Utahraptor ostrommaysorum Kirkland, Gaston, and Burge, 1993 Barremian-early Aptian (EK) of Utah A contemporary of the large polacanthine Gastonia, Utahraptor is the largest known official dromaeosaurid. Several individuals are known from partial remains, but the taxon as a whole is not yet particularly well known. It may have been close to the large Mongolian dromaeosaurid Achillobator, but is not really all that well known yet.
Yurgovuchia doellingi Senter, Kirkland, DeBlieux, Madsen, and Toth, 2012 Barremian-early Aptian (EK) of Utah Yurgovuchia was a much smaller near-contemporary of Utahraptor, on the order of a couple of meters long, but from the same branch of the family. It is known from vertebrae and a partial pubis from the Arches National Park area. Although the name may look Russian at first glance, it is actually derived from Ute and means, appropriately enough, "coyote". 


Taxon or Taxa: Time/Place: Comments:
Acheroraptor temertyorum Evans, Larson, and Currie, 2013 late Maastrichtian (LK) of Montana Acheroraptor, known from a maxilla and dentary discovered in the upper Hell Creek Formation, is the youngest known described genus and species of dromaeosaurid.
Adasaurus mongoliensis Barsbold, 1983 early Maastrichtian (LK) of Mongolia Adasaurus is based on a partial skeleton of an old individual that includes both a pelvis with the bird condition (pubis pointing backward) and a foot with a hyperextendable second claw (albeit probably less powerful than the "killer claw" of most dromaeosaurids).
Itemirus medullaris Kurzanov, 1976 late Turonian (LK) of Uzbekistan Itemirus is based on an unusual braincase that shows similarities to both tyrannosaurids and dromaeosaurids, but new research puts it in the dromie camp.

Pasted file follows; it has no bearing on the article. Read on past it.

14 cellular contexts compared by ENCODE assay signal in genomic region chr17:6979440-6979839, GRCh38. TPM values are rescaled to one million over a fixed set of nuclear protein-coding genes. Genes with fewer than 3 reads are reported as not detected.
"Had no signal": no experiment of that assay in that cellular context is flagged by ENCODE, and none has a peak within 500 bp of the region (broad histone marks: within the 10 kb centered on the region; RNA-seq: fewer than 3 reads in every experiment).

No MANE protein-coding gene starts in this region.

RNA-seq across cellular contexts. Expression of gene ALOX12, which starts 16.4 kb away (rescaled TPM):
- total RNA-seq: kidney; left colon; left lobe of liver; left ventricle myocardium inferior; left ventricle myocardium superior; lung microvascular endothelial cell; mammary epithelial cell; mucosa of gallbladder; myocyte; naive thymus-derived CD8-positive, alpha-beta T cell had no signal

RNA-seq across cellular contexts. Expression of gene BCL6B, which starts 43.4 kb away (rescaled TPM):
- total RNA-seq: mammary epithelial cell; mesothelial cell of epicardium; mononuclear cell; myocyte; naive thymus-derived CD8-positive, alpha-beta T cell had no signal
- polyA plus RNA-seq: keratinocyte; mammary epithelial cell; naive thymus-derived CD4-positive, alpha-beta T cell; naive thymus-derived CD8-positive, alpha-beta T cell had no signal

Tsaagan mangas Norell, Clark, Turner, Makovicky, Barsbold, and Rowe, 2006 (including Linheraptor exquisitus Xu X., Choiniere, Pittman, Tan Q., Xiao D., Li Z. Q., Tan L., Clark, Norell, Hone, and Sullivan, 2010) late Campanian (LK) of Mongolia A contemporary in geological formation to Velociraptor, Tsaagan (full binomial is Mongolian [albeit misspelled; should be Tsagaan] for "white monster") is based on a cervical series and skull. The taxon Linehraptor equisitus probably represents the same species. It is known from a nearly complete and articulated skeleton (hence the "exquisitus"), so think classic Late Cretaceous Asian dromaeosaurid, with the elongate depressed snout and body length just shy of 2 m.
Velociraptor: Osborn, 1924 V. mongoliensis (type) Osborn, 1924 late Campanian (LK) of Mongolia and China Best known from the "fighting" specimen, where a virtually complete skeleton was enmeshed in combat with a Protoceratops, Velociraptor is a smallish, gracile dromaeosaurid with a narrow muzzle and a degree of binocular vision. A great deal of good skull and skeletal remains are known.
Apparent quill nodes are now known for the arm, which strongly indicates the darn inconsiderate things had big arm feathers after all. This puts a crimp in my style, as large feathers are outside of my limited artistic range.
Recently-named second species V. osmolskae is based on maxillae and a lacrimal from Inner Mongolia.
V. osmolskae Godefroit, Currie, Li Hong, Shang Chang Yong, and Dong Zhiming, 2008 late Campanian (LK) of China


Home Page Alphabetical Dinosaur Index Clado-Index
Background Information Glossary Faunae